‘We do a lot of looking: we look through lenses, telescopes, television tubes. Our looking is perfected every day – but we see less and less.’ – Frederick Franck
When I read the above quotation, the words felt quaint, almost warming, and hard to believe they were written only forty years ago. The extract is taken from the start of a book, The Zen of Seeing: Seeing / Drawing as a meditation, written by Frederick Franck in 1977.
I bought the book a couple of months ago from a car boot sale and the reading has brought home a realisation, as a writer, I was becoming blind. Not in a physical sense, more in a way that I was detaching myself from the world around me.
Where Franck mentions television tubes, change those words to iPhone, iPad, laptop, desktop, television screen. Technology appears to have made the world bigger. Has it become smaller?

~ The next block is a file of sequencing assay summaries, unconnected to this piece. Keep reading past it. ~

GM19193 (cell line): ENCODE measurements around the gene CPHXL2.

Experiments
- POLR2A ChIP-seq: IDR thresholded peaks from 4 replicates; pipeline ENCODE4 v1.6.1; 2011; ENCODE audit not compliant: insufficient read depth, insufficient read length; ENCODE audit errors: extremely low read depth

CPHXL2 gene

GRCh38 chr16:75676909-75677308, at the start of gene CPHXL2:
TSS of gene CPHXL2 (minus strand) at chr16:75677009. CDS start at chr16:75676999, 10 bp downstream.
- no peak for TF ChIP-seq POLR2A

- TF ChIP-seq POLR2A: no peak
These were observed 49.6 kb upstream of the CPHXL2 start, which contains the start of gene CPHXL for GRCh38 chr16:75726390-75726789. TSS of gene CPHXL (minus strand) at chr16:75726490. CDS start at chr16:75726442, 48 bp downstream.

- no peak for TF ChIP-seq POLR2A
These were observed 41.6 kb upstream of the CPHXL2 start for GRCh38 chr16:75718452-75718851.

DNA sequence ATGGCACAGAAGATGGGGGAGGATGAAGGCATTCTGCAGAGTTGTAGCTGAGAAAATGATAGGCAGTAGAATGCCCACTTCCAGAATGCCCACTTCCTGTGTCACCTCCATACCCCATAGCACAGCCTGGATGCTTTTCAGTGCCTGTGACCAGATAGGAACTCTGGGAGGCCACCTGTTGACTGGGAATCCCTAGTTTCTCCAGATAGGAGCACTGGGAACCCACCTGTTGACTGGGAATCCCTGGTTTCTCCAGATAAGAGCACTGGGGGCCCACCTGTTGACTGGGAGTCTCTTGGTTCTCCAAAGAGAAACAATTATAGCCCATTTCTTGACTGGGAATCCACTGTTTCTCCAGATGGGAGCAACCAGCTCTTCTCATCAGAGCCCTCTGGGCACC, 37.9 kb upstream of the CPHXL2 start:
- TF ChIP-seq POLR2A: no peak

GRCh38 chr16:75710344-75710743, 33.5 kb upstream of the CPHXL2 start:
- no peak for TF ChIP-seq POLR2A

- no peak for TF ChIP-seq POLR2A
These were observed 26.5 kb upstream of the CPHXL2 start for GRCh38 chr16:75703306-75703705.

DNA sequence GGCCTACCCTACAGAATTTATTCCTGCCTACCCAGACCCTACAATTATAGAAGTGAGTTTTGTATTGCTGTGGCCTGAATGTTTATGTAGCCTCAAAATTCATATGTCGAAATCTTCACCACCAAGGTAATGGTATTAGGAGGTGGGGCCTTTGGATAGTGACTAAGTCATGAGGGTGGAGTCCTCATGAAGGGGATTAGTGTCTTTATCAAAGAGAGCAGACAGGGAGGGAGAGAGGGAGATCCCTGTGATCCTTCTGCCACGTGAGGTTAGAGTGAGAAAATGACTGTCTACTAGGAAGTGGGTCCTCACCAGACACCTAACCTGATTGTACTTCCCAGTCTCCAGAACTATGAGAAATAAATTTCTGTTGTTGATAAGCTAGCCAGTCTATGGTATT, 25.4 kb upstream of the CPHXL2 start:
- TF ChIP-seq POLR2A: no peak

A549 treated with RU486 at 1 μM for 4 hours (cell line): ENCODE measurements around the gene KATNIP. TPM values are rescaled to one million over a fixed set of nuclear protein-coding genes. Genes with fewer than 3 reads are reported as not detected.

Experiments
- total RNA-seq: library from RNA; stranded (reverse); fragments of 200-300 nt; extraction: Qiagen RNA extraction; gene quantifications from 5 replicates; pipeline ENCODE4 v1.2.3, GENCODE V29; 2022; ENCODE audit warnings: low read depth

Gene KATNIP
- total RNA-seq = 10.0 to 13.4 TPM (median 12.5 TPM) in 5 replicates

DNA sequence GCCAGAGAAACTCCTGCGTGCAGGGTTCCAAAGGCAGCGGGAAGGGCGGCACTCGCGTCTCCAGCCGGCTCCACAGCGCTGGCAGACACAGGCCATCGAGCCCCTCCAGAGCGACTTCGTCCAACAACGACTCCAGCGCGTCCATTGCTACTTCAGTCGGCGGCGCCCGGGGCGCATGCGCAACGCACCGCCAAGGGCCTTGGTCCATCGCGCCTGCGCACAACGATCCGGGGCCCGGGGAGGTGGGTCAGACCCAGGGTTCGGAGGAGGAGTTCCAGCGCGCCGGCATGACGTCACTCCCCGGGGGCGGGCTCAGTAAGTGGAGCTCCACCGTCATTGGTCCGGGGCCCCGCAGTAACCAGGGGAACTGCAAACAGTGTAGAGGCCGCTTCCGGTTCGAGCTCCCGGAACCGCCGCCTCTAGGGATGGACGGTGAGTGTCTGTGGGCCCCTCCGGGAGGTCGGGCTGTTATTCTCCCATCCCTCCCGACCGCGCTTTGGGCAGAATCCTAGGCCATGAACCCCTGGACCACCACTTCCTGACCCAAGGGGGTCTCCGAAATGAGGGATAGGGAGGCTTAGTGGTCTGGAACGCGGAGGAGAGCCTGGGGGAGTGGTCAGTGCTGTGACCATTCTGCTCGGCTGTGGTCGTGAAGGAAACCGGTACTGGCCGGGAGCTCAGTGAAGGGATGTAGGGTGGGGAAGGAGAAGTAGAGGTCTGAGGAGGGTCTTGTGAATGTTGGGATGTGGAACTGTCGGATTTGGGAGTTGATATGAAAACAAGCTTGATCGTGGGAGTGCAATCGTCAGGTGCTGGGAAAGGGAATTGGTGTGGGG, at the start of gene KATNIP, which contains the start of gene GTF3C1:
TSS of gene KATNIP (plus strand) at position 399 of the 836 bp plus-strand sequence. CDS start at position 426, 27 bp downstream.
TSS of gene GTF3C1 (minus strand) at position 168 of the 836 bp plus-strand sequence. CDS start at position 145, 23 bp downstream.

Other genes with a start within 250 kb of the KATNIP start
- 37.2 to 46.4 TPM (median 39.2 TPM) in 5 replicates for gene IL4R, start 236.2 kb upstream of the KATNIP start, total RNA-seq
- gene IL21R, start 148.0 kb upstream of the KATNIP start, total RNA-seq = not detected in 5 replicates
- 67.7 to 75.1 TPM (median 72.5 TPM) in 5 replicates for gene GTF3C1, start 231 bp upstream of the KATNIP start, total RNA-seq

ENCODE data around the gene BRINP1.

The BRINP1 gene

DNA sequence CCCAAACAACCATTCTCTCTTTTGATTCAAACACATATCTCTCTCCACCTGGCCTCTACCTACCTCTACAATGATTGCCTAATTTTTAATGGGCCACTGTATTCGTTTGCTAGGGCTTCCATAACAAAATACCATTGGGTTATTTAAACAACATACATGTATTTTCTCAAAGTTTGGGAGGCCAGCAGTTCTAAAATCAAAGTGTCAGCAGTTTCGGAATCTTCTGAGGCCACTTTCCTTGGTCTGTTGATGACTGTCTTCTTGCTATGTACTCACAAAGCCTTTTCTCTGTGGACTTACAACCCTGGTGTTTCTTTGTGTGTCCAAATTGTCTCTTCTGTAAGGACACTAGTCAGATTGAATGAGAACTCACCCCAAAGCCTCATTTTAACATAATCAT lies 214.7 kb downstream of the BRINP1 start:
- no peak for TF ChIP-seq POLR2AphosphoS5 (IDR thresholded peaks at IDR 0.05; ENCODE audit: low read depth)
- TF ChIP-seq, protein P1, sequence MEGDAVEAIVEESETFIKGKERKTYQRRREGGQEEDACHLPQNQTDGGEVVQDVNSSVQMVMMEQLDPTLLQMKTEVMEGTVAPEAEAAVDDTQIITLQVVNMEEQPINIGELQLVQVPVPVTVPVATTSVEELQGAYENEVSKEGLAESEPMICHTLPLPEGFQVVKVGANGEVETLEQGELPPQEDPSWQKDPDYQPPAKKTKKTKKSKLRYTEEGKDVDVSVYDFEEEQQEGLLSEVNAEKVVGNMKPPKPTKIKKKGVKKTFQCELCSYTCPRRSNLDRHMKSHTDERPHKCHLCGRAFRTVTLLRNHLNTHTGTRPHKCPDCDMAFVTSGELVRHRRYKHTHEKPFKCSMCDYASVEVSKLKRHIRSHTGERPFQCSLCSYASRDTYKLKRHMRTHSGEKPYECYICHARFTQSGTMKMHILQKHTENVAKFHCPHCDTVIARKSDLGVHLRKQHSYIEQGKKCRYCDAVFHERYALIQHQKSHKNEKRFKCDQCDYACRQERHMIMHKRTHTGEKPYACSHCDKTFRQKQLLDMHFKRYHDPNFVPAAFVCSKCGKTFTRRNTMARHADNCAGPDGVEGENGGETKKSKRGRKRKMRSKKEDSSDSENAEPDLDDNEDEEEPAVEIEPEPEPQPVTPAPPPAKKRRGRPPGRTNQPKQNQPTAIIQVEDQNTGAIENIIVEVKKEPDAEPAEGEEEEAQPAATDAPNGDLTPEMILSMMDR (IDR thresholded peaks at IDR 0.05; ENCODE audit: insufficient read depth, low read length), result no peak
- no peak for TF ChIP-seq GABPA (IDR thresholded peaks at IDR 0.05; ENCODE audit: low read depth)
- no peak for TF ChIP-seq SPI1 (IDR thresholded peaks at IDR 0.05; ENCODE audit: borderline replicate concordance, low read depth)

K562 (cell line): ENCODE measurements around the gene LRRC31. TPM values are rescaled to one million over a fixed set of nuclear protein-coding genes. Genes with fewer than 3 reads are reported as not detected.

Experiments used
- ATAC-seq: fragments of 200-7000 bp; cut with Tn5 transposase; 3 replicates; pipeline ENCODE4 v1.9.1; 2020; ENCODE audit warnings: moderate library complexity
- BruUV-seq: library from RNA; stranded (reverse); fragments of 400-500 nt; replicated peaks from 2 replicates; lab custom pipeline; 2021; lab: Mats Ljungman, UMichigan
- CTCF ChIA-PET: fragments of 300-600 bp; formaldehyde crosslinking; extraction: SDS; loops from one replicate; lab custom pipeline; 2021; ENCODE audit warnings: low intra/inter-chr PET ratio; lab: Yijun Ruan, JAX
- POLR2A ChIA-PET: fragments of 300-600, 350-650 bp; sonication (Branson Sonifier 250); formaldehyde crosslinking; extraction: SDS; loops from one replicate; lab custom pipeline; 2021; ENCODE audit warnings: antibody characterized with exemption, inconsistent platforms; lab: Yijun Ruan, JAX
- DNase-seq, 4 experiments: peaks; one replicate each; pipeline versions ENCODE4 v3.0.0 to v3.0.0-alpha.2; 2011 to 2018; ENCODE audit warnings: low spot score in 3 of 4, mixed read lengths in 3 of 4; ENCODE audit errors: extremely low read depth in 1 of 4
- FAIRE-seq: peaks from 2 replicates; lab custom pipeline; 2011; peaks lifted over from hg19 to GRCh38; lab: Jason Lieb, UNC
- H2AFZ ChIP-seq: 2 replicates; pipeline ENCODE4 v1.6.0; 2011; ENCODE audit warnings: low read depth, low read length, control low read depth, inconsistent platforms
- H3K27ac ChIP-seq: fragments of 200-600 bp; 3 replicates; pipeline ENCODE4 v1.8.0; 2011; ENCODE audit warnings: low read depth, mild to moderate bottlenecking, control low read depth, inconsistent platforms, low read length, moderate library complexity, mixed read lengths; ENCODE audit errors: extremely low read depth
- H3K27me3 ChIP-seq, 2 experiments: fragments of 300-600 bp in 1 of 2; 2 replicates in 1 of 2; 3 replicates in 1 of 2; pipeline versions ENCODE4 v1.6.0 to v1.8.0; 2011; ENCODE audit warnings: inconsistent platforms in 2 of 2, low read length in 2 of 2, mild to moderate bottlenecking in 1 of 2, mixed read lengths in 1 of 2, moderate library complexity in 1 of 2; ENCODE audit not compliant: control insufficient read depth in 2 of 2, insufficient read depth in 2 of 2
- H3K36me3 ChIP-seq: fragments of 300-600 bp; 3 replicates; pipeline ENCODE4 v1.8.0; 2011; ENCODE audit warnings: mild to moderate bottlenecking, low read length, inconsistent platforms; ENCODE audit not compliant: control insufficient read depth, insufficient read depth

There is an excellent exercise in the book where Franck asks the reader to concentrate their eyes on something in front of them, then close their eyes for five minutes and try to relax. When their eyes are reopened, he asks the reader to refocus on the object and record what they see. Although this book is predominantly aimed at artists the exercise can be adapted for most creative practices.
I tried this technique on a couple of older extracts of my writing and was surprised by the results. I found I was going deeper into the events which initially prompted the writing. More details came to mind. I felt I was beginning to write again through my own eyes, not one created by a constant exposure to other people’s experiences.
One of the best pieces of advice I have been given as a writer is, you can only write as yourself. I could never write like Bukowski or Shakespeare, and they could never write like me. All this left me thinking how I get back to being true to my writing self; after all, isn’t it the task of a writer to offer a different perspective on the world?
In a social media age, and a constant clamor to write to a corporate demand of likes, shares and comments, are writers trading off some of the values and beliefs they hold dear to themselves?
Reading this book has shown me that I have, and the time has come to move more from the screen and start seeing again.
What are your thoughts?